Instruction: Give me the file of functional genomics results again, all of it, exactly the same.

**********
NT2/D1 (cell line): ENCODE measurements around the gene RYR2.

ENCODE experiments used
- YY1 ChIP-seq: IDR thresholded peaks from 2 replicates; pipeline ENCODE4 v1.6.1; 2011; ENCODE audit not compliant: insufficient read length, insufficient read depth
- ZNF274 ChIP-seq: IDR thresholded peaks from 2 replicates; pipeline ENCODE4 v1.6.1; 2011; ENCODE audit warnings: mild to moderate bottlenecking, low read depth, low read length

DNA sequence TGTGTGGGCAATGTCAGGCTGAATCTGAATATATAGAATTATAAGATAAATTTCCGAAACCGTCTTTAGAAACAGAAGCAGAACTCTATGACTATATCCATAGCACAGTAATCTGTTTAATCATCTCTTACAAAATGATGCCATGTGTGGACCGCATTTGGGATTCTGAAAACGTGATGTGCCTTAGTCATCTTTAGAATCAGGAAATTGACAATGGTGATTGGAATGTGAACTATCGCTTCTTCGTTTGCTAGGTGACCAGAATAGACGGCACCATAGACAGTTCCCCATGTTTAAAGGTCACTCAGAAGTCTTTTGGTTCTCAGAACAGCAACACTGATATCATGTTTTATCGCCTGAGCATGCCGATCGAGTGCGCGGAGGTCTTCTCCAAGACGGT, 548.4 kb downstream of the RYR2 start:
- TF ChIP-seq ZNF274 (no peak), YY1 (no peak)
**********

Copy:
NT2/D1 (cell line): ENCODE measurements around the gene RYR2.

ENCODE experiments used
- YY1 ChIP-seq: IDR thresholded peaks from 2 replicates; pipeline ENCODE4 v1.6.1; 2011; ENCODE audit not compliant: insufficient read length, insufficient read depth
- ZNF274 ChIP-seq: IDR thresholded peaks from 2 replicates; pipeline ENCODE4 v1.6.1; 2011; ENCODE audit warnings: mild to moderate bottlenecking, low read depth, low read length

DNA sequence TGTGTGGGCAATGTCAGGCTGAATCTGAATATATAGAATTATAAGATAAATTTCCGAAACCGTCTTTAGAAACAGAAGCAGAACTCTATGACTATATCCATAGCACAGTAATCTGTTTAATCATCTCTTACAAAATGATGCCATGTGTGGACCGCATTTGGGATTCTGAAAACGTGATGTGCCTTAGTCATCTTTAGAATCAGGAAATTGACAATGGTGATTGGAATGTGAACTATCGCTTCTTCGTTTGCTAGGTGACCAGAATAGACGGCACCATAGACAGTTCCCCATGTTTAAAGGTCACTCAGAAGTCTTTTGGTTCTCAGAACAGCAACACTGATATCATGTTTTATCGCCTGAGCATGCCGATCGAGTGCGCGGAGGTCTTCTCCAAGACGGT, 548.4 kb downstream of the RYR2 start:
- TF ChIP-seq ZNF274 (no peak), YY1 (no peak)